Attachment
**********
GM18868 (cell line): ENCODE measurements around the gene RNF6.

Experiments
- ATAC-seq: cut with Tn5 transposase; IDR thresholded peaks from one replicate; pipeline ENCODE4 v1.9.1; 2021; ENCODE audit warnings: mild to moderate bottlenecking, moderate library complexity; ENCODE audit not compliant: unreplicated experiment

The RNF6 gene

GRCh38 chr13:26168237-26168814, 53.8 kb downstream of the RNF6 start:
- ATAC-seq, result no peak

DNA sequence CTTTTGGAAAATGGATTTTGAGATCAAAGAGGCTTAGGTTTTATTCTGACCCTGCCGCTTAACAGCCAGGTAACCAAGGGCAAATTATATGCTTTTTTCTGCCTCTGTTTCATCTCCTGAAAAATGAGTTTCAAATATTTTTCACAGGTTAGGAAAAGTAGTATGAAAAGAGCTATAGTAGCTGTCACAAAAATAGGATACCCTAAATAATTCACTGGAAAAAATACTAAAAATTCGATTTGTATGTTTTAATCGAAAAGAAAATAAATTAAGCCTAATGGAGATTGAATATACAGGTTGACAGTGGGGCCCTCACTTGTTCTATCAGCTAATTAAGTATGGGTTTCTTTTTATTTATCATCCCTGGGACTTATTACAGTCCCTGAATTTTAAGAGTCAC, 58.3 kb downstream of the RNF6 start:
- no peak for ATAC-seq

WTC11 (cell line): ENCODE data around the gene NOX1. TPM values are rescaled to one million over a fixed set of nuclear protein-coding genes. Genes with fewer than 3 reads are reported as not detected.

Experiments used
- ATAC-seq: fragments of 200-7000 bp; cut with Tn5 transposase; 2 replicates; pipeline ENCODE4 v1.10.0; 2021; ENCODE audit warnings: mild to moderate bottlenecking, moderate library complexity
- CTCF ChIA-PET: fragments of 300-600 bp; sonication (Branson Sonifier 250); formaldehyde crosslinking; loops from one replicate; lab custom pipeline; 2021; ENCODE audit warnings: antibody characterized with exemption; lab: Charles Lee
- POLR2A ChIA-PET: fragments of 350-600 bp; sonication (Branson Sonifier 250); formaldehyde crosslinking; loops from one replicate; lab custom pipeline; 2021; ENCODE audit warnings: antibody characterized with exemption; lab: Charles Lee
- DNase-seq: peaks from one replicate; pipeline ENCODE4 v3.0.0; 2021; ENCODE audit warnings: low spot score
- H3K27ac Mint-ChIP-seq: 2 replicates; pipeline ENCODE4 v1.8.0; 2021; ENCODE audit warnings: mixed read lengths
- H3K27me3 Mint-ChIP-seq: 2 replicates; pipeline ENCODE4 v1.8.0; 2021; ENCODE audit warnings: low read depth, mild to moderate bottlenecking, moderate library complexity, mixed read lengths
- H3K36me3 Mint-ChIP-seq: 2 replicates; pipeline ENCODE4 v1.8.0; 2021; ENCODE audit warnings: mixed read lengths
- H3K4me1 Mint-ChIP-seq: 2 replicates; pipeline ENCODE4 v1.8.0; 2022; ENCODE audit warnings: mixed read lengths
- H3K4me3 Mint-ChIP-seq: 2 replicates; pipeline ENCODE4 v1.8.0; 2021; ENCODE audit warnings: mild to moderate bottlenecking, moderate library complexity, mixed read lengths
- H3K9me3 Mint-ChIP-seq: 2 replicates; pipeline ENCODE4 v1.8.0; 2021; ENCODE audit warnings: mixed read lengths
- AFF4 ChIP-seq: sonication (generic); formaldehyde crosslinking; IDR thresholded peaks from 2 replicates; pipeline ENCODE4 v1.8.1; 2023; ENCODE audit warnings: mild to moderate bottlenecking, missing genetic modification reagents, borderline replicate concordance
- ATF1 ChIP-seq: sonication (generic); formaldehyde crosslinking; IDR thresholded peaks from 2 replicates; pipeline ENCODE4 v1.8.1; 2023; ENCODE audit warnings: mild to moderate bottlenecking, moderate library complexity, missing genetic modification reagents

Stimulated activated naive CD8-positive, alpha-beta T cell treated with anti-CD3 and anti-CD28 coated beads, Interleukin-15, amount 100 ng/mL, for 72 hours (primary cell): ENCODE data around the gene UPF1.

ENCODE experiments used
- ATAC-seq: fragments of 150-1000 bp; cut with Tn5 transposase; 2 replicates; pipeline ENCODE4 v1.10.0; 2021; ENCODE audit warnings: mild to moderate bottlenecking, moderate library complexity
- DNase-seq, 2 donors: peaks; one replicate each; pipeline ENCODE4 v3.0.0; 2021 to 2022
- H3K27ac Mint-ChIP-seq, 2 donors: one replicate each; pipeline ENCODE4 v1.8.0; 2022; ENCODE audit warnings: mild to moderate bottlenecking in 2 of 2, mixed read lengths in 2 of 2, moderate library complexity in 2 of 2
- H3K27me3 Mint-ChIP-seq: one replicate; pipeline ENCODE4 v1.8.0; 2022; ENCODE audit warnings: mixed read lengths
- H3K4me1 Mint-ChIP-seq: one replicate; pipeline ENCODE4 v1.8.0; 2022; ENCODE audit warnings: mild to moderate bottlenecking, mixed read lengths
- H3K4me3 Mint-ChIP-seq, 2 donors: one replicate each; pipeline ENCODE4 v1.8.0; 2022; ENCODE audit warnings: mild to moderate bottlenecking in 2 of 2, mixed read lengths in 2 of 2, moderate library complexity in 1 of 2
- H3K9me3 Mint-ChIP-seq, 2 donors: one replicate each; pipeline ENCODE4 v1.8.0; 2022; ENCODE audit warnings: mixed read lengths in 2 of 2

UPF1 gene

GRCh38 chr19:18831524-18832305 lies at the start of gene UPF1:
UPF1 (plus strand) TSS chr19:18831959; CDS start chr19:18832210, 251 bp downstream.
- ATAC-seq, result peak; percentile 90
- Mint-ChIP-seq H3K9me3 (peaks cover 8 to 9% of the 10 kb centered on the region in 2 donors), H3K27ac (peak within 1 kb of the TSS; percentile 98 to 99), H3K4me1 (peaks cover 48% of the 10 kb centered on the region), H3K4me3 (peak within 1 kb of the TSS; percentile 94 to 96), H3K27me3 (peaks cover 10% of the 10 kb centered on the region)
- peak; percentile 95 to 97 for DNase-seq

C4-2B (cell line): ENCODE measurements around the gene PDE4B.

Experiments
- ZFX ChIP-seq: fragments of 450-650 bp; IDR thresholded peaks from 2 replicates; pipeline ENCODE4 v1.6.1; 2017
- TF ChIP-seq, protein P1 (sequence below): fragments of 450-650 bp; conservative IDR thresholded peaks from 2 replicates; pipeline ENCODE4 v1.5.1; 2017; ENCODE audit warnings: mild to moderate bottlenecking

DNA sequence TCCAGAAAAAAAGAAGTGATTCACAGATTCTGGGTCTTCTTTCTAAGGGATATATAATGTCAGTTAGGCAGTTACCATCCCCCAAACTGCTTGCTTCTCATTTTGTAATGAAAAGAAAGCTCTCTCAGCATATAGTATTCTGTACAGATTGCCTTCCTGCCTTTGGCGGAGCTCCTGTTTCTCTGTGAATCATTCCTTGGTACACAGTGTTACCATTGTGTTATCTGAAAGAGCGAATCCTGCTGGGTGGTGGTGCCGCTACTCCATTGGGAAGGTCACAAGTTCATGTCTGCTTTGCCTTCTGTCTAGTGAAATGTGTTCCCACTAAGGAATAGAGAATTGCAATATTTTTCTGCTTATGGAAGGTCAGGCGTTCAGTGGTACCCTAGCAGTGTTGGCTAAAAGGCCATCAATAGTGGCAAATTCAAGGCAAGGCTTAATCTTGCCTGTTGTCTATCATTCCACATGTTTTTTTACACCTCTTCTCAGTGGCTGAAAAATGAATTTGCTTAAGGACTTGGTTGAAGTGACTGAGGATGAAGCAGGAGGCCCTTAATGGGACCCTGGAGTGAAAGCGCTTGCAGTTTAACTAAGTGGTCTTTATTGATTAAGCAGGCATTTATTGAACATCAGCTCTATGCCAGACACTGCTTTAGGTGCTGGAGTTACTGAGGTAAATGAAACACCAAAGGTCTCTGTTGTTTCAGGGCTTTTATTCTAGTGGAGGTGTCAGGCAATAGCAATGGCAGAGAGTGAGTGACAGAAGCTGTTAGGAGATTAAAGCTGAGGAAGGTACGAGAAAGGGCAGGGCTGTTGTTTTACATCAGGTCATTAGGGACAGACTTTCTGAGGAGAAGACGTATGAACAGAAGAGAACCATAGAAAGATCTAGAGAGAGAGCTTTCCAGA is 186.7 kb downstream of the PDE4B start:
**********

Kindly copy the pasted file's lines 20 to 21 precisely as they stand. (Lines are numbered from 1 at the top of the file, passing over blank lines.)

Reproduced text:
- H3K9me3 Mint-ChIP-seq: 2 replicates; pipeline ENCODE4 v1.8.0; 2021; ENCODE audit warnings: mixed read lengths
- AFF4 ChIP-seq: sonication (generic); formaldehyde crosslinking; IDR thresholded peaks from 2 replicates; pipeline ENCODE4 v1.8.1; 2023; ENCODE audit warnings: mild to moderate bottlenecking, missing genetic modification reagents, borderline replicate concordance